The API we’d like called when a key is pressed is the The question is, how do we use it? An obvious answer is to hijack the jQuery .click() handler somehow, or perhaps the newer .on() handler. But no.

Using addEventListener in Reveal.js

A quick refresher on where UI constructs you may think of as Javascript come from–things like keyboard handling, user input, even the alert() method. They’re not built into Javascript. They come from the implicitly declared window object, which is provided by the browser’s runtime environment; you won’t see alert() mentioned in the Javascript language standard. Remember that code like alert('hello, world') is actually a shortcut for window.alert('hello, world').

My first instinct was to attach a click handler using the window object’s addEventListener() method, so I searched the Reveal.js source code to see how it was used, and discovered that Reveal has its own wrapper for addEventListener(). Perfect. Here’s a first shot at it.

Not quite. This prevented other keyboard functions from working, such as clicks on URLs. The key is knowing about event bubbling. Event bubbling is the process by which the user interface manager moves events higher up into the hierarchy; click on piece of text in a button and it’s ignored, for example, so it bubbles up to the button handler and gets consumed there.

We just want clicks on the background to run the function, so add the false parameter to the end of the Reaveal.addEventListener() handler. It prevents the keystroke from being consumed, so that Reveal.js still has access to it for other purposes. Thus:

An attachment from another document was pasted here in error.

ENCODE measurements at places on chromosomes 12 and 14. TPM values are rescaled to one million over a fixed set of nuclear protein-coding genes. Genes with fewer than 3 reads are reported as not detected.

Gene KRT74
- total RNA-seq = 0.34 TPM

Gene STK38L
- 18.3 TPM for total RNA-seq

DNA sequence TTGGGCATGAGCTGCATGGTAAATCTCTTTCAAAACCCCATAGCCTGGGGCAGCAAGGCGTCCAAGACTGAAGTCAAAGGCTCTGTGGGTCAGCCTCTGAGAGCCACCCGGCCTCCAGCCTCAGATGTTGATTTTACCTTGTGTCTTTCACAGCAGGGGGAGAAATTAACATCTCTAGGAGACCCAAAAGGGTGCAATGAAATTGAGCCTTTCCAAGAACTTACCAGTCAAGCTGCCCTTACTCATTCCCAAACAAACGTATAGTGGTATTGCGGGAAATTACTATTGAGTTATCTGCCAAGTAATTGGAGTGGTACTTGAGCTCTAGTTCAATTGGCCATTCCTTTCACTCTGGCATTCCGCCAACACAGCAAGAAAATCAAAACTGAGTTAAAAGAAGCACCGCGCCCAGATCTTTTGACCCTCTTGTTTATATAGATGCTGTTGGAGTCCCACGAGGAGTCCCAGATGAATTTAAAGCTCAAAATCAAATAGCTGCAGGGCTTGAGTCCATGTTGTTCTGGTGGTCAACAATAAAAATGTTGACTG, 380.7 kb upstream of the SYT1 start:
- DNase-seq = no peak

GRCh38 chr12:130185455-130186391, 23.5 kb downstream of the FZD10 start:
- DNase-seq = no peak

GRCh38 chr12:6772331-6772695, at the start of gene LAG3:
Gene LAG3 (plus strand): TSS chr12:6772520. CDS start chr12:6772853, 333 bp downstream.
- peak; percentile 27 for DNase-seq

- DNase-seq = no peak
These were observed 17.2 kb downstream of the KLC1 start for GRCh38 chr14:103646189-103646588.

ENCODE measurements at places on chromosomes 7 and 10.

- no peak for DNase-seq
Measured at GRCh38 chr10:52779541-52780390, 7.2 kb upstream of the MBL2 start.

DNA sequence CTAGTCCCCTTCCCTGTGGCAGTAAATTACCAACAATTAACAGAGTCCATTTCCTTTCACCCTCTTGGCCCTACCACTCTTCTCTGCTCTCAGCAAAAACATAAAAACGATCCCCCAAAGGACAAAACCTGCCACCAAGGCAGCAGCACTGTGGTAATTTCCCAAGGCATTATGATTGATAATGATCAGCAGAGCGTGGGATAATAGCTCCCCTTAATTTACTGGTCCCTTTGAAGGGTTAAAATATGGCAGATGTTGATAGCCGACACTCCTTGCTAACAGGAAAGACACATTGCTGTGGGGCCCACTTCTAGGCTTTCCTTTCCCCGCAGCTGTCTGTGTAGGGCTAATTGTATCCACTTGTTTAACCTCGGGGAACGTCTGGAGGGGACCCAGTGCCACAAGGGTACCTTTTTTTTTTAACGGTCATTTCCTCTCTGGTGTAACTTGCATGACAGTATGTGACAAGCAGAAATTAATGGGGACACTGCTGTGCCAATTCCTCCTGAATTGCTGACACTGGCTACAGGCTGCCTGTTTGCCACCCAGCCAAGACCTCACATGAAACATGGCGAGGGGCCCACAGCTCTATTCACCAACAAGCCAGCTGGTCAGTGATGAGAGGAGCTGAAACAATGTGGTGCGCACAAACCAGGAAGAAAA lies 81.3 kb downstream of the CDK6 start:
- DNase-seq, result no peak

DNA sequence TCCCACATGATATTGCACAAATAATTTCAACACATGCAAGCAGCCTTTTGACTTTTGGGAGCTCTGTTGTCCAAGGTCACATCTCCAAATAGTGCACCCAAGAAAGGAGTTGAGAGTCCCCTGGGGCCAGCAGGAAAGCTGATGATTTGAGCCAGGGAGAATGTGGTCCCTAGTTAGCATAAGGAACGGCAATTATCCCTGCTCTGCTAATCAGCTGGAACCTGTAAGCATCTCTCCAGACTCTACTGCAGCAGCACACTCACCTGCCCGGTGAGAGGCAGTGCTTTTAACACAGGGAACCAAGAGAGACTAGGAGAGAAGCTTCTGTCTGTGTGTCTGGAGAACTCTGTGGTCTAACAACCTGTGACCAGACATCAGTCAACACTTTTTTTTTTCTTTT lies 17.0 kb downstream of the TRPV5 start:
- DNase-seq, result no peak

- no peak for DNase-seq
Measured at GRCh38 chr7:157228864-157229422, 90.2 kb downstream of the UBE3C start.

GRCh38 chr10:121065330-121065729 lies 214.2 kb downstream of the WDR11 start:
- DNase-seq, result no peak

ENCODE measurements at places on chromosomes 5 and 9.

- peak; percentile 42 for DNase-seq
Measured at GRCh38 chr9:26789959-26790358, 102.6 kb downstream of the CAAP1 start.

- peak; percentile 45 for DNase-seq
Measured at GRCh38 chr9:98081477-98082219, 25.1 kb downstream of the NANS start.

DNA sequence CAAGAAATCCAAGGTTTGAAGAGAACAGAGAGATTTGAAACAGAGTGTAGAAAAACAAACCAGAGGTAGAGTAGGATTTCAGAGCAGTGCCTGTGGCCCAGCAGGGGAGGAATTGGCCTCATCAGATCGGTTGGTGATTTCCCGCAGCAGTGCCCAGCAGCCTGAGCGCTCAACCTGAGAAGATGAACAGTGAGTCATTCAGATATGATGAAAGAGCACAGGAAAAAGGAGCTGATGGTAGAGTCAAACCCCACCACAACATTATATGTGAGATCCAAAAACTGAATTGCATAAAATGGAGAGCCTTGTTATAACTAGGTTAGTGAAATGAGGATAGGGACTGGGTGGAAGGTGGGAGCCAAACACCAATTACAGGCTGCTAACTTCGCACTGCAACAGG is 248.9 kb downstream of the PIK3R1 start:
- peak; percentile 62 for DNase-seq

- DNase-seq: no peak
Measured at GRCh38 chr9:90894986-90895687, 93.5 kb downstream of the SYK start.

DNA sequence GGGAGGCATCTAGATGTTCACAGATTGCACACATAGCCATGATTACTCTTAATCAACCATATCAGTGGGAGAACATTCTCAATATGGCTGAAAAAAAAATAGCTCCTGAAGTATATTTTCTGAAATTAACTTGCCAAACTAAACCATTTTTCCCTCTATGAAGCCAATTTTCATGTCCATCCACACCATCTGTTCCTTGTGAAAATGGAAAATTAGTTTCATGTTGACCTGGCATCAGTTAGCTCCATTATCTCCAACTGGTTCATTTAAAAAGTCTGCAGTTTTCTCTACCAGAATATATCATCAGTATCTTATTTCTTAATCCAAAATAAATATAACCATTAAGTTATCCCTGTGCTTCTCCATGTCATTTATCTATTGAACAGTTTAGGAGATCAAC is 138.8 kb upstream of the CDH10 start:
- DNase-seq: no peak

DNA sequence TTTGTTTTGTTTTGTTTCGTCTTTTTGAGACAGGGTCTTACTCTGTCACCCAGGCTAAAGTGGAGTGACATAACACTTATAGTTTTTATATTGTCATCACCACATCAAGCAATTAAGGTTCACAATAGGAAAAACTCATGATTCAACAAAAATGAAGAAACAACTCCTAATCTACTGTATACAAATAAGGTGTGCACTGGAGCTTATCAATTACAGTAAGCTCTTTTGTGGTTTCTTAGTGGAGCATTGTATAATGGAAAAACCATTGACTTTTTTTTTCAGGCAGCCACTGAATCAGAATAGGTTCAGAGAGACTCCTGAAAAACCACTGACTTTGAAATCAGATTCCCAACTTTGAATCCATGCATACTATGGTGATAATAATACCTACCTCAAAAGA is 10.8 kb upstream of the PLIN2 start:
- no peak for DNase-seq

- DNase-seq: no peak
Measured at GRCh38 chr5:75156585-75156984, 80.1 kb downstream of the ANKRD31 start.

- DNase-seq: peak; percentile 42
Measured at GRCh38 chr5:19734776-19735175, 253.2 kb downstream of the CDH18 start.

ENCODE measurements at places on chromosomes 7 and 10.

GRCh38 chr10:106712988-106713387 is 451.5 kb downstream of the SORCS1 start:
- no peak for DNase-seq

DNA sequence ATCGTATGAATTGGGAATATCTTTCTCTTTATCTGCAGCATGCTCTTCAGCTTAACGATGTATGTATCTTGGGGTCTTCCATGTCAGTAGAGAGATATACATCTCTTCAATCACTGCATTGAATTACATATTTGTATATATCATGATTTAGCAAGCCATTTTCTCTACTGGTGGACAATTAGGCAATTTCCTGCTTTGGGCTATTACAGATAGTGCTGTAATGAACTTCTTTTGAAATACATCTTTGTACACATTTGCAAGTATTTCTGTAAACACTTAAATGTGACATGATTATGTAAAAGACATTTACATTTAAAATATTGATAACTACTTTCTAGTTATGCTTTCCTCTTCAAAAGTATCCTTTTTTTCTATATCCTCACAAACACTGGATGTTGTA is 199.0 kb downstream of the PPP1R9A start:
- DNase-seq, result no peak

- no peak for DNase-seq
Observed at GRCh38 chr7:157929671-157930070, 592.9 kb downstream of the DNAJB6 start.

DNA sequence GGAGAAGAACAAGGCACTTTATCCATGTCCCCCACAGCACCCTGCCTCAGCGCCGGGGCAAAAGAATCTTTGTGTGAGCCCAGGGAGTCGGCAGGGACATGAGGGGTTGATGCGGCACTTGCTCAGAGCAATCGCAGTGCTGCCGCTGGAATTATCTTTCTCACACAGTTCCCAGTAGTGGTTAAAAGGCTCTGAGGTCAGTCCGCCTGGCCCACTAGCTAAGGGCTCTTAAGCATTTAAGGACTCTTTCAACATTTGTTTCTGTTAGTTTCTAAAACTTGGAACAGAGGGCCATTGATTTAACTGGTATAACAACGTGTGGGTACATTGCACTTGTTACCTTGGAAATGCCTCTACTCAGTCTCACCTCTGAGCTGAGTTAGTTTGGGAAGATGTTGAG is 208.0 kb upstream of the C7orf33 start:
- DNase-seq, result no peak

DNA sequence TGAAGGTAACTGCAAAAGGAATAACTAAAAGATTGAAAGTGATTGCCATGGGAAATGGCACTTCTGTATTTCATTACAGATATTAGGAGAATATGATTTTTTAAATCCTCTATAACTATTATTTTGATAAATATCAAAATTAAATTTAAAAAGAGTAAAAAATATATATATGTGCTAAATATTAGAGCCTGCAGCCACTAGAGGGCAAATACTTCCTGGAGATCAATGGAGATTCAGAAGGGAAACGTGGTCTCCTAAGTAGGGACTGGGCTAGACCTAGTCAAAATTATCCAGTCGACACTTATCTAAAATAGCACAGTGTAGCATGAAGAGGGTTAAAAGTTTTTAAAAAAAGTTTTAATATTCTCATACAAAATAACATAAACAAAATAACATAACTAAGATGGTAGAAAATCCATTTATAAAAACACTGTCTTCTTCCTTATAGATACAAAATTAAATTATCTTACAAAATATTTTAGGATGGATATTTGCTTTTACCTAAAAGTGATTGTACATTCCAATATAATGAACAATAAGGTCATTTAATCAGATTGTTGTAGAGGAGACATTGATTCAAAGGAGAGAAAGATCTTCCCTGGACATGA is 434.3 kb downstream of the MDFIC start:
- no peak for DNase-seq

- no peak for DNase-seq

Here’s all the code in context. Run the demo and see what happens when you click the background. Run an earlier version) which lacks the background click handler and try the click thing.

Here is the entire program with the addEventListenter() handler in all its glory. The new code is highlighted.

You can dash out an HTML page quickly using a hosted version (also known as a CDN) of  JQuery, which means you don’t have to copy JQuery to a local directory. Here’s an example.

Start with a minimal HTML5 file:

Somewhere between the <head> tags, link to the latest version of JQuery from

Add your Javascript somewhere between the <body> tags. It’s best to put your code close to the closing <body> tag at the bottom so the rest of the page’s assets can load.

Here is the div that contains the online help. Note that its style is initially set to style="display: none;", meaning it’s invisible until the (More) link is clicked. If anyone clicks on the link with the anchor text (More) It reveals a div that is otherwise hidden. This is where you’d put the help text. Because it’s a toggle function, the customer makes it disappear simply by clicking again.

This code simulates online help. Here’s what happens:

  • The code between $(document).ready(function() { and its closing } bracket is the JQuery document ready function, which does not execute until the full HTML document has been loaded.
  • The code between ("#showhelp").click(function(){ and its closing } bracket executes when anything with an ID of “showhelp” is clicked. It doesn’t have to be a link as shown. It could be a button
  • There is a link going nowhere (target of "#" with the ID "showhelp"
  • There is a div with the ID "helpmessage". Its visibility gets reversed when the "showhelp" link is clicked, using the code $("#helpmessage").toggle();

Here’s the whole program. Click here to try it:


Update August 2014

Amazingly, even these did not pass the W3C validator because they lacked a title tag. They are shown with a space between them because the validator regards an empty title tag as an error. Examples have been duly updated.